A Birthday, a Funeral, and a 21 Gun Salute

In the frantic bustle of hurried packing the man turned to me, weeping, and said, “My dad’s dying.” Knowing there was nothing that could sufficiently comfort him in that moment, I simply acknowledged his words by whispering, “I know.”  We were supposed to celebrate his father’s 92nd birthday that afternoon.

We arrived as quickly as was manageable without risking a speeding violation.  The house was filled with family.  Children and grandchildren and great grandchildren were scattered, quietly waiting for the inevitable.  Birthday cupcakes sat on the counter, covering the surface in irony. As we filtered in the room we were warned of the mood upon entrance: sadness.
Breathing was labored and his father was unresponsive.  With assistance the man wheeled his chair to his father’s bedside and grabbed his hand. That morning’s revelation was filled with truth, his dad was dying. Without control, mourning swept through the room and the newcomers were teeming with new tears.  Everyone understood the significance of a tired son reaching out to his departing father.   
The afternoon had matured and grief was interrupted by prayers of peace and assurance.  Scripture was read and people spoke of a restored body, healed of all ailments. The man’s father was surrounded by all his children and many of his grandchildren in those final minutes; he was encouraged to join his bride in heaven.  On the day of his birthday party, the man’s father died an earthly death and was born into an eternal life. The symmetry was hard to ignore.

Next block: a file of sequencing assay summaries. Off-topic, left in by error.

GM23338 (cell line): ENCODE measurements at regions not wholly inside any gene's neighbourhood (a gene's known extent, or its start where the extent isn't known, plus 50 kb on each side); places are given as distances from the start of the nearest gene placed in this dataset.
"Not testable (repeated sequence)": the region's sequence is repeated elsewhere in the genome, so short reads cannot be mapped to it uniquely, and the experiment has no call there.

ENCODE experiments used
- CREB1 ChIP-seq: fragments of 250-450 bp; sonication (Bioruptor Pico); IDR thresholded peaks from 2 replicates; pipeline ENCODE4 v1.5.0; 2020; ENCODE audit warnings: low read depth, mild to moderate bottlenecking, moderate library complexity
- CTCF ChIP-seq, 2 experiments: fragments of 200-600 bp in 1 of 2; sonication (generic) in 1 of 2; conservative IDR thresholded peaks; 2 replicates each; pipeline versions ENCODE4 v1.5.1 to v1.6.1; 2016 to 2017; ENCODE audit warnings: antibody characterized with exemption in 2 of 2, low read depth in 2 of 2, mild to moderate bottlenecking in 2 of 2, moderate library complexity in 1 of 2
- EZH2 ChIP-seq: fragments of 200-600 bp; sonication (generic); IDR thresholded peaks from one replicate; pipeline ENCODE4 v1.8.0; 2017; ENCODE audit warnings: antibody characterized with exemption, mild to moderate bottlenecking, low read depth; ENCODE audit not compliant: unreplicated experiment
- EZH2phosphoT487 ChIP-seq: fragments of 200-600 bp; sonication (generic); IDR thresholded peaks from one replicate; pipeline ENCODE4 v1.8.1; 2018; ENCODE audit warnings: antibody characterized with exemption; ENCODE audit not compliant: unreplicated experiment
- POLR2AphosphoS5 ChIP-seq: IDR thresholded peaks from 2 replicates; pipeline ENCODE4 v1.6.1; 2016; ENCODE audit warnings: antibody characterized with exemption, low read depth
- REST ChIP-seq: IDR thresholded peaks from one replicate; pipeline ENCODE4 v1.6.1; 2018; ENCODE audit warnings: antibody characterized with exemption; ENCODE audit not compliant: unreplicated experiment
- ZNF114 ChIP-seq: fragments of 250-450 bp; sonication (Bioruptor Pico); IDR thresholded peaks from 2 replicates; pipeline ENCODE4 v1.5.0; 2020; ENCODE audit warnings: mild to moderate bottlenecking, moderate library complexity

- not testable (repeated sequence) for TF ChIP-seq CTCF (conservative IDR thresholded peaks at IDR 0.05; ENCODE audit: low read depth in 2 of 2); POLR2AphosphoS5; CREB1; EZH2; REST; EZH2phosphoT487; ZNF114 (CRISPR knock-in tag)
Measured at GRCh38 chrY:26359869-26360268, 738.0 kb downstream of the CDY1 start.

Several days later, we gathered together once more to celebrate the patriarch’s life.  Grief had subsided and the family was renewed with certainty- they too would meet their Father in heaven one day.  Memories were shared and we sang songs of gladly bearing burdens and singing souls.
At the end of the service the pallbearers paused before reaching the doorway of the church.  Two sailors in uniform stood before them at attention.  We watched and listened as the man’s father was honored by a 21 gun salute and taps.  The flag, folded with precision and care, was presented to the man.  As one of the sailors knelt down to pay tribute, the man sat up in his wheelchair with dignity and accepted their gifts.
In the ensuing hours, tears dried and the church was emptied.  The man’s father was remembered with the breaking of bread and the fellowship that naturally followed.  The feelings that night were uncomplicated.  In the midst of a world in chaos, the family could rest knowing they belonged to a line of faithful, honorable, and loving men and women.  They were left with one charge…to continue the legacy.


In memory of Peter Cornelius Hamel, aka Grandpa Cor.